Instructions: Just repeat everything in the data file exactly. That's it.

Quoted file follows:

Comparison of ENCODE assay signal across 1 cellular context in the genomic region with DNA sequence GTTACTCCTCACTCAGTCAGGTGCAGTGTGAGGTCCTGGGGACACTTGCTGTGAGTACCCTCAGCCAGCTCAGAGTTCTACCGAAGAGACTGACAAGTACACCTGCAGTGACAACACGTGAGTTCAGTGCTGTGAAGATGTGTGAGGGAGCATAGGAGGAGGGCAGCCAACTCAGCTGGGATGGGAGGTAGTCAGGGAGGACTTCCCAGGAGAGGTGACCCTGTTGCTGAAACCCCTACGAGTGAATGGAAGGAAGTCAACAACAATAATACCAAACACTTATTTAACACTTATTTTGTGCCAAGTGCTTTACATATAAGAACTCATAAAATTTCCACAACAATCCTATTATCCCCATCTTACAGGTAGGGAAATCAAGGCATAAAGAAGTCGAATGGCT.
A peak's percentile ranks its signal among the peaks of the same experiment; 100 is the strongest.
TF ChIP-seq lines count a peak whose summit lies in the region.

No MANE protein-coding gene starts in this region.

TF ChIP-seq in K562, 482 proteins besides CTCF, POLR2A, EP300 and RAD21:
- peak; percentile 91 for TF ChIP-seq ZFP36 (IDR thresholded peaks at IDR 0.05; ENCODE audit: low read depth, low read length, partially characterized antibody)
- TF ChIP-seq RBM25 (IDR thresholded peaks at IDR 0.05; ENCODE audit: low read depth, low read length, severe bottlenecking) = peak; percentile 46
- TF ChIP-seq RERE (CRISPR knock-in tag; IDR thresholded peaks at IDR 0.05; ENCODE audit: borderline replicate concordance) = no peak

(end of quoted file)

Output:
Comparison of ENCODE assay signal across 1 cellular context in the genomic region with DNA sequence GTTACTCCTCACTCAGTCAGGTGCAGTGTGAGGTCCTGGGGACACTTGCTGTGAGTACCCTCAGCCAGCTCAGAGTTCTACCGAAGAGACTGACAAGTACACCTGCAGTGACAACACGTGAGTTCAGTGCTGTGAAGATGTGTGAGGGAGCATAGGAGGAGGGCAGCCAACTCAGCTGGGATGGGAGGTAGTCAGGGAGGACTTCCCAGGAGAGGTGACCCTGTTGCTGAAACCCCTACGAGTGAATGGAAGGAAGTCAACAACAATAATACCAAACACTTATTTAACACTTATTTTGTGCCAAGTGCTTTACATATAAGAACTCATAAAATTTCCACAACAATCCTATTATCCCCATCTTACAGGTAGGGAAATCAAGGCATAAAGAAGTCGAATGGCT.
A peak's percentile ranks its signal among the peaks of the same experiment; 100 is the strongest.
TF ChIP-seq lines count a peak whose summit lies in the region.

No MANE protein-coding gene starts in this region.

TF ChIP-seq in K562, 482 proteins besides CTCF, POLR2A, EP300 and RAD21:
- peak; percentile 91 for TF ChIP-seq ZFP36 (IDR thresholded peaks at IDR 0.05; ENCODE audit: low read depth, low read length, partially characterized antibody)
- TF ChIP-seq RBM25 (IDR thresholded peaks at IDR 0.05; ENCODE audit: low read depth, low read length, severe bottlenecking) = peak; percentile 46
- TF ChIP-seq RERE (CRISPR knock-in tag; IDR thresholded peaks at IDR 0.05; ENCODE audit: borderline replicate concordance) = no peak